It was when I hooked up the JEs to the Tannoy Definition DC10A speakers ($16,000/pair, review forthcoming) with the Siltech cables that my perception of what the VM60 could do really changed. All the same traits remained, but dynamic contrasts increased considerably, the stage was broader and deeper, and the bass went from full to downright explosive. What’s more, the amps sounded more powerful, as if their model name could be changed to VM160.
The Jacques Loussier Trio’s jazz version of the Allegro of J.S. Bach’s Brandenburg Concerto No.5, from The Bach Book: 40th Anniversary Album (16-bit/44.1kHz FLAC, Telarc), leapt into my room with powerful, realistic-sounding drums, cymbals that shimmered with life, and a piano rendered with supreme clarity, perfect tonality, and ideal weight. The placement of instruments on the stage was hyper-precise, with the depth of stage particularly easy to discern. I never got quite this sound with any other speaker I tried with the VM60s; though the PMC twenty.24s came close, they didn’t have nearly the dynamic range, presence, and weight of the DC10As, which are much larger speakers.
Which brings me to an important point. The VM60s were somewhat sensitive to the speakers they were matched with. John Lam indicates that speakers with a sensitivity of 88dB/W/m or above should be best suited, but I think a good match will also be based on the load the speakers present. When we had the twenty.24 measured, we found that its sensitivity is only about 85dB, which isn’t that high. Tannoy claims that the DC10A’s sensitivity is 93dB, which doesn’t seem entirely unreasonable, given that these speakers can really sing with very little power. But neither speaker’s impedance drops below 8 ohms, which makes each an easy load. (The Vivid Giya G2’s load stays way above 8 ohms from about 200Hz up, which I think helps explain why the VM60s worked well enough with them.) Actually, load sensitivity is usually a key issue with most tube-based designs.
But once you’ve found speakers to pair with the VM60s, as I did in the Tannoy DC10As, prepare to be astounded. When I played, at real-life volume levels, T.V. Carpio’s cover of the Beatles’ “I Want to Hold Your Hand,” from the Across the Universe soundtrack (16/44.1 FLAC, Sony Pictures Home Entertainment), her voice soared effortlessly into my room, accompanied by a bass line that was deep, forceful, and tight. This recording’s depth of stage is inherently limited. Still, what little depth there is was well presented, which I attribute at least in part to the VM60s’ superb openness and transparency -- and the gentle warmth of the JEs’ tubes made the sound a little more tangible and dimensional instead of flat as a pancake, as it can sound through some solid-state amps.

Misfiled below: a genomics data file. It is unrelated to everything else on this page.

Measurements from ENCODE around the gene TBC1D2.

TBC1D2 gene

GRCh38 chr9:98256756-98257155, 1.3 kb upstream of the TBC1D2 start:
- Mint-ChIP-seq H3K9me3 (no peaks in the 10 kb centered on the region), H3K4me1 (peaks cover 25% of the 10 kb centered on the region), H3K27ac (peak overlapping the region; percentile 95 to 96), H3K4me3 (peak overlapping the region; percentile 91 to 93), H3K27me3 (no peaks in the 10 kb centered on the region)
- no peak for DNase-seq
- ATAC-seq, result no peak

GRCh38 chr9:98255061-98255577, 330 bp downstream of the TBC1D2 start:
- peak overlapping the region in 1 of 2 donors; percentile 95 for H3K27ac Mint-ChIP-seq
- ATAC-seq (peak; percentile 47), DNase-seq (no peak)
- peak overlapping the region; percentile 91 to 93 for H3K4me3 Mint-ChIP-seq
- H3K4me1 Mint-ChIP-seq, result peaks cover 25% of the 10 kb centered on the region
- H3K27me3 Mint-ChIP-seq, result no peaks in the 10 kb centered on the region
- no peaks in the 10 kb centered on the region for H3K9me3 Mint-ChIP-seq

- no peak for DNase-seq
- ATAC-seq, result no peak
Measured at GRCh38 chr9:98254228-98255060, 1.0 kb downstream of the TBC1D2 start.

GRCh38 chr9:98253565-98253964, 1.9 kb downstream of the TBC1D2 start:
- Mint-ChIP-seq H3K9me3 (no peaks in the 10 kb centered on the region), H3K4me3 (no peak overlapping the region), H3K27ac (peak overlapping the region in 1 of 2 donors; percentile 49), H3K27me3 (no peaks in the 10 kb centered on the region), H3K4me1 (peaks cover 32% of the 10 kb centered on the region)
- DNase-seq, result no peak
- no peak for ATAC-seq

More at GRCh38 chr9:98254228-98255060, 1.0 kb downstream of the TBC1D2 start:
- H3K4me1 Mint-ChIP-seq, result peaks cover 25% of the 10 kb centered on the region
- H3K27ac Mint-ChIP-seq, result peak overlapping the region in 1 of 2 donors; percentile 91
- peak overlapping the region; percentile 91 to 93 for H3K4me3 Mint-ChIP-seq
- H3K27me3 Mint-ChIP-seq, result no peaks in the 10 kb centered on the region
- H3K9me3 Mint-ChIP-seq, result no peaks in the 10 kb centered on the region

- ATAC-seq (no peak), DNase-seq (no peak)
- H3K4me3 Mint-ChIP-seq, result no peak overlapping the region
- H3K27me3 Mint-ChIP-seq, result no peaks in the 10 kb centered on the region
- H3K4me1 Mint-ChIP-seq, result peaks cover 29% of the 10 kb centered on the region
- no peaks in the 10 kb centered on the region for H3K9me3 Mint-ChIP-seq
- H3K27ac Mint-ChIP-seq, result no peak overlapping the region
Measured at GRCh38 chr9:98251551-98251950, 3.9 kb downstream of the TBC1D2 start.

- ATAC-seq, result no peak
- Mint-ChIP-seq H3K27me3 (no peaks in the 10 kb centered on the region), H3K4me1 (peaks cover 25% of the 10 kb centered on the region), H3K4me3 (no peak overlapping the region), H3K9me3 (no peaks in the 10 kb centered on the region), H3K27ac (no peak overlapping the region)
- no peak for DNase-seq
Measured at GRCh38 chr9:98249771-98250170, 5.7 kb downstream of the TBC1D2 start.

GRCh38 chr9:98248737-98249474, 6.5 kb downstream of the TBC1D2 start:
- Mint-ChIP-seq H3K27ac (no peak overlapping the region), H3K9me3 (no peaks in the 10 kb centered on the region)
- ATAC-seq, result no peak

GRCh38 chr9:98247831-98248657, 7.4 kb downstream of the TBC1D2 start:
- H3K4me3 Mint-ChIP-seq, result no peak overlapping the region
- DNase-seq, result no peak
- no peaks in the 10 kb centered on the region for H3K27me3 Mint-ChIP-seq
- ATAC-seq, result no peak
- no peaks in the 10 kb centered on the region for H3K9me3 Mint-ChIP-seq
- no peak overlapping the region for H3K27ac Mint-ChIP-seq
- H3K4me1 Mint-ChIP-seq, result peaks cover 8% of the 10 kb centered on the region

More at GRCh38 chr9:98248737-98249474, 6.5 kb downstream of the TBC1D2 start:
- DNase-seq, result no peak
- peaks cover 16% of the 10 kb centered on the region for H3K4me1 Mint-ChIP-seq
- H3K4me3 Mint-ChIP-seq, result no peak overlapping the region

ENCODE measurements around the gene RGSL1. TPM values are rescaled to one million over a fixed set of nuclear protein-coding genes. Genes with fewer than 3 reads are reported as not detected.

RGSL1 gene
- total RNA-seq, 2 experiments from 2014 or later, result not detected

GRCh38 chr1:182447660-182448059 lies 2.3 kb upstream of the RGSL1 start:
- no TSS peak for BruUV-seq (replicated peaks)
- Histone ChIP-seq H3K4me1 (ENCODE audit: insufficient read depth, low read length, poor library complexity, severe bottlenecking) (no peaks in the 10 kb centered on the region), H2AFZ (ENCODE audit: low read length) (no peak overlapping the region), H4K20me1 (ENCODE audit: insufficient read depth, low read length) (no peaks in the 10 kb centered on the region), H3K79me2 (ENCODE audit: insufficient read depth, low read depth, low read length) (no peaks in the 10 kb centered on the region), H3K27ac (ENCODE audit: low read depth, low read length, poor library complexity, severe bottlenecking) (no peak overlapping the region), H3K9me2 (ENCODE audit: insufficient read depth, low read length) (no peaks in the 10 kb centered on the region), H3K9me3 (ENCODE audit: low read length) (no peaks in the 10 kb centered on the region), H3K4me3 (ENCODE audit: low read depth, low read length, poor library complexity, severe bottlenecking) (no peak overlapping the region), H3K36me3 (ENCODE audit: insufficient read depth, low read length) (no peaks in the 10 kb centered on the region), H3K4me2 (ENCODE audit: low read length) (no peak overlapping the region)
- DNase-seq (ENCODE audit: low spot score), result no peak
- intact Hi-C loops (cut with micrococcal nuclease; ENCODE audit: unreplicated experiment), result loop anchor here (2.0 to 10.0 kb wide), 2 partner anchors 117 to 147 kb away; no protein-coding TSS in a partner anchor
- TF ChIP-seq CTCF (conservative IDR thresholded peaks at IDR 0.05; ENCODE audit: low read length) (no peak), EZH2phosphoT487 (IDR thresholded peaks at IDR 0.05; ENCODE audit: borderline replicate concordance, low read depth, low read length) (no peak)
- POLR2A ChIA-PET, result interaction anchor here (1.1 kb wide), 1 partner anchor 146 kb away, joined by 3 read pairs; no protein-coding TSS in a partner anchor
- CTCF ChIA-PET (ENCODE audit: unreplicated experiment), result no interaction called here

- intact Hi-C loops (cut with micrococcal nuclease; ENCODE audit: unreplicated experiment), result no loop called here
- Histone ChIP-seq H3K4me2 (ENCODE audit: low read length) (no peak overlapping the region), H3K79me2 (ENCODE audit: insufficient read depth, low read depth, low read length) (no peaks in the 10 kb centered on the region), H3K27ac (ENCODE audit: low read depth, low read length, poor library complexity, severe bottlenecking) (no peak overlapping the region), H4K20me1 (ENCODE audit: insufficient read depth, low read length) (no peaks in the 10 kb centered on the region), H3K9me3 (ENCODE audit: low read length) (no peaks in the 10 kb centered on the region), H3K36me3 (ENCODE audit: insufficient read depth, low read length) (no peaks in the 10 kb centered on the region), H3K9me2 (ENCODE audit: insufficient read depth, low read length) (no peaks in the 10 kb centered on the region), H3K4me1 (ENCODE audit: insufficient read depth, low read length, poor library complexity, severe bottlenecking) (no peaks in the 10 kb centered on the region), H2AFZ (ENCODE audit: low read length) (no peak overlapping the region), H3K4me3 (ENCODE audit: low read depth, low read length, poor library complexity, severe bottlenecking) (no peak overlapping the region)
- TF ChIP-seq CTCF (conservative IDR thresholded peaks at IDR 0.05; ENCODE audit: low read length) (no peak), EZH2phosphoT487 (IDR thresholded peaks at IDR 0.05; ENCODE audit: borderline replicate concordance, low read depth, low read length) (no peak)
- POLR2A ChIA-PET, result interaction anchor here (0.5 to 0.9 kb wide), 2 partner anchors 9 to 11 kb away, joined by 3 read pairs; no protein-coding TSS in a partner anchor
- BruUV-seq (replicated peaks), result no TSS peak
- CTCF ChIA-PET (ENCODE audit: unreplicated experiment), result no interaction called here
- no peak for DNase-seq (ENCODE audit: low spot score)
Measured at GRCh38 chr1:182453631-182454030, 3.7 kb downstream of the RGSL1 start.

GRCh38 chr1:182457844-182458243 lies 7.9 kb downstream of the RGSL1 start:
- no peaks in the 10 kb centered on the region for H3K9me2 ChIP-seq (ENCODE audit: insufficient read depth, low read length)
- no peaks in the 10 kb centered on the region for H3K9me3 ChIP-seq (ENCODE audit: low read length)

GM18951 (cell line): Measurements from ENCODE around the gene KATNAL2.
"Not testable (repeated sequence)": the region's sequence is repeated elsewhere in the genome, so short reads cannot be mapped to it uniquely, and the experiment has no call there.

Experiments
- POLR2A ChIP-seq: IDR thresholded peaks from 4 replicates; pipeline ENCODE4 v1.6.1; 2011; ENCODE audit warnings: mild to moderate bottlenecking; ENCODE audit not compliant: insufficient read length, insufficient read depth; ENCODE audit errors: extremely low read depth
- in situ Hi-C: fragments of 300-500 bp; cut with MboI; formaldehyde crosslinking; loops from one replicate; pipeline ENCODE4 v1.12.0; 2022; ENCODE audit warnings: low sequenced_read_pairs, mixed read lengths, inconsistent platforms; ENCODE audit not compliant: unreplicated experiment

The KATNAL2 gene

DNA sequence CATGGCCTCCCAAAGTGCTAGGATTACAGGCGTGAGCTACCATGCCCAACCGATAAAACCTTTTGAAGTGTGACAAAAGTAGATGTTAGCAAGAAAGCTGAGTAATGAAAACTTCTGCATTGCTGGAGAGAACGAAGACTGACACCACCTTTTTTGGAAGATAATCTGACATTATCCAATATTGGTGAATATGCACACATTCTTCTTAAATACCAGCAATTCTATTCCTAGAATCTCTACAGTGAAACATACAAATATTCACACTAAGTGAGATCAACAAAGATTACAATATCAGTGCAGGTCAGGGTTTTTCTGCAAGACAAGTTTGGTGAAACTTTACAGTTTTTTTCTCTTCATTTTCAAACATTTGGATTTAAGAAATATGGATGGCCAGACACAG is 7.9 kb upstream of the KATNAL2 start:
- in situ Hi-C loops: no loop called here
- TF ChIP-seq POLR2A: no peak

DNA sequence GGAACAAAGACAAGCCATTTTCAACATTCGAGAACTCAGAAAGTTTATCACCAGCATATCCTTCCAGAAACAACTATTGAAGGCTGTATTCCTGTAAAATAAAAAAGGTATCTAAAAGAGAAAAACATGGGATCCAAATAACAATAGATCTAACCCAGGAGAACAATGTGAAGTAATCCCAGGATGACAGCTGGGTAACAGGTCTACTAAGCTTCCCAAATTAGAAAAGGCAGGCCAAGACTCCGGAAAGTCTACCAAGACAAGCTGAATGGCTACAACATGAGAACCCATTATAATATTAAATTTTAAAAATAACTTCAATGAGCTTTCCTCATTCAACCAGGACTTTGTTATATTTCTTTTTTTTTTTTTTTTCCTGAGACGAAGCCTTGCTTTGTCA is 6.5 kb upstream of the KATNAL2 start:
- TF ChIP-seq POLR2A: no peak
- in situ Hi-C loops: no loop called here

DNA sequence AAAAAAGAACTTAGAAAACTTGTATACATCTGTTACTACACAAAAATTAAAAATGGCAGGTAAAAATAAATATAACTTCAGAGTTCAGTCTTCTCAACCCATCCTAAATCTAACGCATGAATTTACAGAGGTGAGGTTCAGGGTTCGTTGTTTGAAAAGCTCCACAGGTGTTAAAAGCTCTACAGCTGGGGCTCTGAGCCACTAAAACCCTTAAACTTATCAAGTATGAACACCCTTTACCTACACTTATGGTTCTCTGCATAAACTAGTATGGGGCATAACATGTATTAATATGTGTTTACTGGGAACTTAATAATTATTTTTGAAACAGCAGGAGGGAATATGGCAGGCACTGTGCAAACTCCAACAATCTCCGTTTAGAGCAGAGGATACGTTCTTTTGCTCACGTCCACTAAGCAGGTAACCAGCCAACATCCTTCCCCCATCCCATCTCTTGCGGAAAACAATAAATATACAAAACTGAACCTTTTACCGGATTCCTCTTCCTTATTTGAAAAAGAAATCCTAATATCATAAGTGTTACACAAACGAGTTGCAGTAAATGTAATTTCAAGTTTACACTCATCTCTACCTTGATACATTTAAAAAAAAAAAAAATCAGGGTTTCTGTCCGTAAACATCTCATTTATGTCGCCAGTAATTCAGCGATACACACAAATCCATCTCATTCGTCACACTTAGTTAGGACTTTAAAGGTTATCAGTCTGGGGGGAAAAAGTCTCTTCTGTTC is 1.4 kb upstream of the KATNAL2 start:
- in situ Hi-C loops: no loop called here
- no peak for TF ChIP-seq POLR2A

Bruce Cockburn’s guitar is at center stage in “Bohemian 3-Step,” from his newest album, Small Source of Comfort (16/44.1 FLAC, True North). It can sound a touch steely, even bright, if your components tend to add some edge or emphasis to the highs. But it sounded fabulously incisive, clean, and alive through the VM60s and Tannoys. Ditto the cymbals, which shimmered in the same manner as in the Jacques Loussier Trio track mentioned above. The bass in “Bohemian 3-Step” thundered so solidly and impressively that I could have sworn I was listening to a big solid-state amp. In “Each One Lost,” it’s Cockburn’s rich, detailed voice that’s center stage. There was a hint more richness than I hear from a good solid-state amp, but not so much as to sound too warm or overblown. In fact, the balance struck by the VM60s was about perfect with these speakers and the rest of my system -- the sound was among the best I’ve ever heard in my listening room.
JE Audio’s VM60 is built every bit as well as their VL10.1 and is similarly styled; they’re sonically similar as well. At the beginning of this review, I described the VL10.1 as sounding “natural, detailed, smooth, and transparent.” That’s how I’d describe the VM60.
But I can’t give the VM60 quite the sweeping recommendation I gave the VL10.1. Despite the superb sonic traits and the amazing sound, they might not be the ideal amps for everyone and every system. The VM60 worked better with some speakers than with others, which is pretty much what can be said of any tube amp -- that’s the nature of these designs. Still, I can strongly recommend the VM60 to those who desire a bit of tube magic, and whose speakers will mate well with them. What I heard from the VM60s was extraordinarily good sound for the price.
. . . Doug Schneider
- Loudspeakers -- AudioSolutions Rhapsody 80, KEF LS50 and R500, Music Culture RL21, PMC twenty.24, PSB Imagine T2, Tannoy Definition DC10A, Vivid Audio Giya G2
- Amplifiers -- Bryston 4B SST2, Copland CTA 506
- Preamplifiers -- EMM Labs PRE2-SE, JE Audio VL10.1, Simaudio Moon 350P and Moon Evolution 740P
- Digital-to-analog converters -- Ayre Acoustics QB-9, Meitner Audio MA-1
- Computer -- Sony Vaio laptop running Windows Vista and JRiver Media Center 17
- Digital interconnect -- AudioQuest Carbon
- Analog interconnects -- Nordost Valhalla
- Speaker cables -- Nirvana S-L, Siltech Cables Classic Anniversary 330L
JE Audio VM60 Mono Amplifiers
Price: $6400 USD per pair.
Warranty: Three years parts and labor; 90 days, tubes.
Unit L, 5/F, Block 1
International Industrial Center
2-8 Kwei Tei Street
Phone: (852) 3543-0973
Fax: (852) 3543-0971